We want to thank all of you who donate to the Festival. Every little bit counts and goes toward making sure that our attendees and presenters have the very best experience possible! And it also keeps the Festival going strong. We want to thank you for your $10 donation with this awesome canvas pouch. It’s great for make-up, writing pens, and your random what-nots in your bag. And they’re fun. We can’t guarantee which message you’ll receive on your bag, but we can guarantee it comes with our very big thanks! Please donate now!-Heidi DurrowDonate Now!
Good news for those of you who’ve had busy starts to the New Year—we’ve extended the deadline for submissions to the 2016 Mixed Remixed Festival. Remember the deadline is Sunday, February 14. That’s right, by the end of Valentine’s Day. Send your love our way by submitting to the festival!
Mixed Remixed Festival Submissions 2016: submit here. There is no submission fee.
Whether you’re an official or unofficial storyteller, we want your mixed-experience stories. Join us. We hope to see you and your work at our festival in June. —Joy Stoffers, Festival Blogger
We’re seeking filmmakers, writers, bloggers, performers, scholars, and storytellers of every stripe who have stories to share about the Mixed and multiracial/multicultural experience. We’re also seeking panel presentation ideas and workshops. WE HAVE EXTENDED THE DEADLINE TO Feb. 14, 2016. There is no submission fee. Find out how to submit your work here.-Heidi Durrow, Festival FounderApply now as a Writer or Panelist Submit Your Short or Feature Film Apply to Lead a Workshop Apply to Perform
We were so pleased to screen these amazing short films from talented filmmakers. The audience was moved by each of the films that dealt with the labels that people foist on the ethnically ambiguous to the difficult relationship that is rooted in cultural differences between parents and children. If you have a chance to see any of these films which are doing the film festival circuit don’t miss the opportunity. We can’t wait to see what’s next for these filmmakers.-Heidi Durrow, Festival Founder
List of Short Films Screened at Mixed Remixed Festival 2015
In 1990, producer Dmae Roberts won a Peabody-award for her radio documentary, “Mei Mei, A Daughter’s Song.” It was the first bi-racial and Taiwanese-American radio documentary on public radio. 25 years later, she created a half-hour film using the audio documentary “Mei Mei” as the soundtrack.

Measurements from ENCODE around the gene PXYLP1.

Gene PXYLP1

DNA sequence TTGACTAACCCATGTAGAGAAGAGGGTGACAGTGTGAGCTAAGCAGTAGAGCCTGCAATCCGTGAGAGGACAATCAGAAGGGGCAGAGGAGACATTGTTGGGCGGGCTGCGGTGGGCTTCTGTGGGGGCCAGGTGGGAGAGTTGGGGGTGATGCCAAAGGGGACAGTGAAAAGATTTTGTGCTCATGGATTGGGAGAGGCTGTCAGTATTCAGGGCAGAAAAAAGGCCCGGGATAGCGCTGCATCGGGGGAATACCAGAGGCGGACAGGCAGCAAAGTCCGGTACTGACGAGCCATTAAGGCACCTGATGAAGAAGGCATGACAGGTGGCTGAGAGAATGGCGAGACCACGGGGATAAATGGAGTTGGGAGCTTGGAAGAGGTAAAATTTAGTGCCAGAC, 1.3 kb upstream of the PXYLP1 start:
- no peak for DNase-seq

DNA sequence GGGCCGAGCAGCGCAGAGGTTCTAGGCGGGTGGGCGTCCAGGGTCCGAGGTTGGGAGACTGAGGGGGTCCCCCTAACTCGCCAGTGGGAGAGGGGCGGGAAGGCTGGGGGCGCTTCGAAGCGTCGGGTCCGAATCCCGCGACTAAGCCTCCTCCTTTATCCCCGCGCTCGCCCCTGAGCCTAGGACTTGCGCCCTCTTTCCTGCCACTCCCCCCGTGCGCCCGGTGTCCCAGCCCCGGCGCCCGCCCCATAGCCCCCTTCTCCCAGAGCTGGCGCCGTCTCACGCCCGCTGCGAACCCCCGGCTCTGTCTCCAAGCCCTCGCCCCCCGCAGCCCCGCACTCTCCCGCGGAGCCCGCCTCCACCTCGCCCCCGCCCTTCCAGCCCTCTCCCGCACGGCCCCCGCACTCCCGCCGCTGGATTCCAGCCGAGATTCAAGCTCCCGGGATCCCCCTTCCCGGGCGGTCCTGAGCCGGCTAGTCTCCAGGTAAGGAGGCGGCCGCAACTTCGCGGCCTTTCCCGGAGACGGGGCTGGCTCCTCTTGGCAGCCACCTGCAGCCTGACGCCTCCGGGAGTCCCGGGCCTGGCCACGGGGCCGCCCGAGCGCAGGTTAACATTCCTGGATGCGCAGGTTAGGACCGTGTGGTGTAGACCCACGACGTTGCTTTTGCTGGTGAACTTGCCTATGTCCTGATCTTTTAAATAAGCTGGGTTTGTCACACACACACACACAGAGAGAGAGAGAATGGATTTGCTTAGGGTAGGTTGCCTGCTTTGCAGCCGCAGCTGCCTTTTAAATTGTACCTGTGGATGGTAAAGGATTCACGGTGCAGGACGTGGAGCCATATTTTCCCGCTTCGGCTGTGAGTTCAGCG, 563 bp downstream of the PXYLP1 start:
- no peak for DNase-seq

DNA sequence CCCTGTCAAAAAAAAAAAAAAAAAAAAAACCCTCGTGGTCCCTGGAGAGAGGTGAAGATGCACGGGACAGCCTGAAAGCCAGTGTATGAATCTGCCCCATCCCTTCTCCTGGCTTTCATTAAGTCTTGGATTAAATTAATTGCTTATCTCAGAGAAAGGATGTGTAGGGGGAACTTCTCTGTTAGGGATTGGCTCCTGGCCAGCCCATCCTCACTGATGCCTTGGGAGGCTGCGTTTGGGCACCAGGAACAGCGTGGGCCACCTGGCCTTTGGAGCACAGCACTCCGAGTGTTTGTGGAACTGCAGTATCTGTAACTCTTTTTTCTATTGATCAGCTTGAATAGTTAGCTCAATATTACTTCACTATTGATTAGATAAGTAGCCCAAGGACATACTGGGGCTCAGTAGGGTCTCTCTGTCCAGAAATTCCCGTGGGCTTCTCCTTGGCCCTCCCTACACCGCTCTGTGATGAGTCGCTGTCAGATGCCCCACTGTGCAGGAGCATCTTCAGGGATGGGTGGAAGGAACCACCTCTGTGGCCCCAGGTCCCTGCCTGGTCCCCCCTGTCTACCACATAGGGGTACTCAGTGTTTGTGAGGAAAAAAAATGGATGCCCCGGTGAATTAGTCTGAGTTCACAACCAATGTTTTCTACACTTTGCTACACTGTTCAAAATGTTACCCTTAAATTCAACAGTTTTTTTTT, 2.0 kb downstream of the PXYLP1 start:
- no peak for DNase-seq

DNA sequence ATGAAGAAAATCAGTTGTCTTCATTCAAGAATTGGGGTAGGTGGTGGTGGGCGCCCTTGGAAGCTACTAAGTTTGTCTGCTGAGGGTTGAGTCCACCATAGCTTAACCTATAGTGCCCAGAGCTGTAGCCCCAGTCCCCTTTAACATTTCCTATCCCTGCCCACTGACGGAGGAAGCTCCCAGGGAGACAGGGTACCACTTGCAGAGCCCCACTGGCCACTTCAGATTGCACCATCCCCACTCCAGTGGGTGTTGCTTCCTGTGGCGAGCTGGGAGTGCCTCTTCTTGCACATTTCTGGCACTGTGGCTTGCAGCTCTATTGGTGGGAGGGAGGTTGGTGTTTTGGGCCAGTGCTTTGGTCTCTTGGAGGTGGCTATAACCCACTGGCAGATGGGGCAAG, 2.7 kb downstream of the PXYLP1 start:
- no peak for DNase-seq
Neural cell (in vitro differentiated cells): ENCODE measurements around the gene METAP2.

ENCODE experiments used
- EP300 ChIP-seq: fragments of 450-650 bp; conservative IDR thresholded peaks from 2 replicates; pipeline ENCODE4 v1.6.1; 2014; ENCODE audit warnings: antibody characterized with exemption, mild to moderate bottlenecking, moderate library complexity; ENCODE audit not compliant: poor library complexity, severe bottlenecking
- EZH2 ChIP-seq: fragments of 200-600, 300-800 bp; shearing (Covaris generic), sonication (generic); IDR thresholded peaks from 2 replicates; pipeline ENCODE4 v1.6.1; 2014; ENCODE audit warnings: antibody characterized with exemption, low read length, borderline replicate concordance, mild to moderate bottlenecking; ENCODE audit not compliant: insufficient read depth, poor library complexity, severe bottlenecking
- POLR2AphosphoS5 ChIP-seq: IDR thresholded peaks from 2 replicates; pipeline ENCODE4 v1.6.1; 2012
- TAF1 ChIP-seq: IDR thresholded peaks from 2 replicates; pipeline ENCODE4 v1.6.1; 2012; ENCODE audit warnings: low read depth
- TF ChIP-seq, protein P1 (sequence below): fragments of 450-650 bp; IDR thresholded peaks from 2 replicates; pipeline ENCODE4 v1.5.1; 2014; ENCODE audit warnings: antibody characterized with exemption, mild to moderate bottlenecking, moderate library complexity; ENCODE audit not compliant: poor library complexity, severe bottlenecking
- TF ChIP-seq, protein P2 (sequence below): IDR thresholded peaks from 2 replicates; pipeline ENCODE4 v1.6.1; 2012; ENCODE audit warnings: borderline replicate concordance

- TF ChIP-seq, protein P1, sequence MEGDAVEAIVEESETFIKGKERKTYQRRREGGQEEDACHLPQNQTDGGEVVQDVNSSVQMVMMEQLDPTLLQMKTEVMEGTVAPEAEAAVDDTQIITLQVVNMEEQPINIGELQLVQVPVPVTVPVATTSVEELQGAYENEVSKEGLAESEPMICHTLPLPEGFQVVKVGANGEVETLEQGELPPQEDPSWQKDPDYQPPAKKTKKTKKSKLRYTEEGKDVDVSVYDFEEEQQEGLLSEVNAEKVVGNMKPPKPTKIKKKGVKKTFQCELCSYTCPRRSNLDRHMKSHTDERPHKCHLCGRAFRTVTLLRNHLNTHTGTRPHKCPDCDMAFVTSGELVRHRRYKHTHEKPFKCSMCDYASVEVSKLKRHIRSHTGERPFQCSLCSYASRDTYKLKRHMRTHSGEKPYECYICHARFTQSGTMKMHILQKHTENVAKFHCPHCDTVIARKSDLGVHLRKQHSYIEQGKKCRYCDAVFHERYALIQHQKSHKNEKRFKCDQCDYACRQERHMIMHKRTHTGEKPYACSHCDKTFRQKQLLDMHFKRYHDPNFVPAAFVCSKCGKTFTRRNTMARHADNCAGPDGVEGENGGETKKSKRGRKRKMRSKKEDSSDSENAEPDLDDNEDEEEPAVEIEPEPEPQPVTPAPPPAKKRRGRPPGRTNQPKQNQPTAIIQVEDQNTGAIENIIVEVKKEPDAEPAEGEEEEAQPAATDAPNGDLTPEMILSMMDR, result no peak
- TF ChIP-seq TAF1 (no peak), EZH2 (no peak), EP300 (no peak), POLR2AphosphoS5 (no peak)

Mixing live action, animated effects and archival footage, “Mei Mei” tells the story of Dmae and her mother as they travel to Taiwan together after a long absence.
As Chu-Yin Roberts’ story unfolds she reveals the abuse she experienced when she was sold into servitude at the age of two and her hardship growing up during World War Two. She talks about the female Buddha who saved her life. It soon becomes clear the tensions they experienced with each other had to do not only with the always-complicated mother/daughter relationship, but also the fact they were of different cultures yet intrinsically tied together because they were family.
This multimedia film is the 25th anniversary of the radio documentary that originally aired on NPR, BBC, CBC and ABC.
Dmae Roberts is a two-time Peabody winning radio art/writer whose work often airs on NPR. Her work is often autobiographical and cross-cultural and informed by her biracial identity. Her Peabody award-winning documentary Mei Mei, a Daughter’s Song is a harrowing account of her mother’s childhood in Taiwan during WWII. She recently adapted this radio documentary into a film. She won a second Peabody-award for her eight-hour Crossing East documentary, the first Asian American history series on public radio. She received the Dr. Suzanne Ahn Civil Rights and Social Justice award from the Asian American Journalists Association and was selected as a United States Artists (USA) Fellow. Her stage plays and essays have been published in Oregon Humanities magazine, But Still, Like Air I’ll Rise (Temple University Press), Reality Radio (UNC Press), Alexander Press and The Sun Magazine, Where Are You From? by The Thymos Group and Mothering in East Asian Communities book collection by Demeter Press. Roberts has been writing a personal column for the Asian Reporter and been hosting/producing Stage & Studio on KBOO FM. She is the executive producer of MediaRites Productions in Portland, Oregon.
Dmae Roberts on-line:
dir. Talon Gonzalez
Talon Gonzalez is an independent non-fiction film director from Big Sur, California. He is a recent graduate from Occidental College in Los Angeles, California. He also attended FAMU international film school in Prague, Czech Republic in 2012. His student films explore topics relating to ethnic and cultural identity. He was awarded Best Editing at the 2014 United Nations Associate Film Festival for his short film, Mestizo. Talon is also a creative media director for the tech start-up, Student IDeals.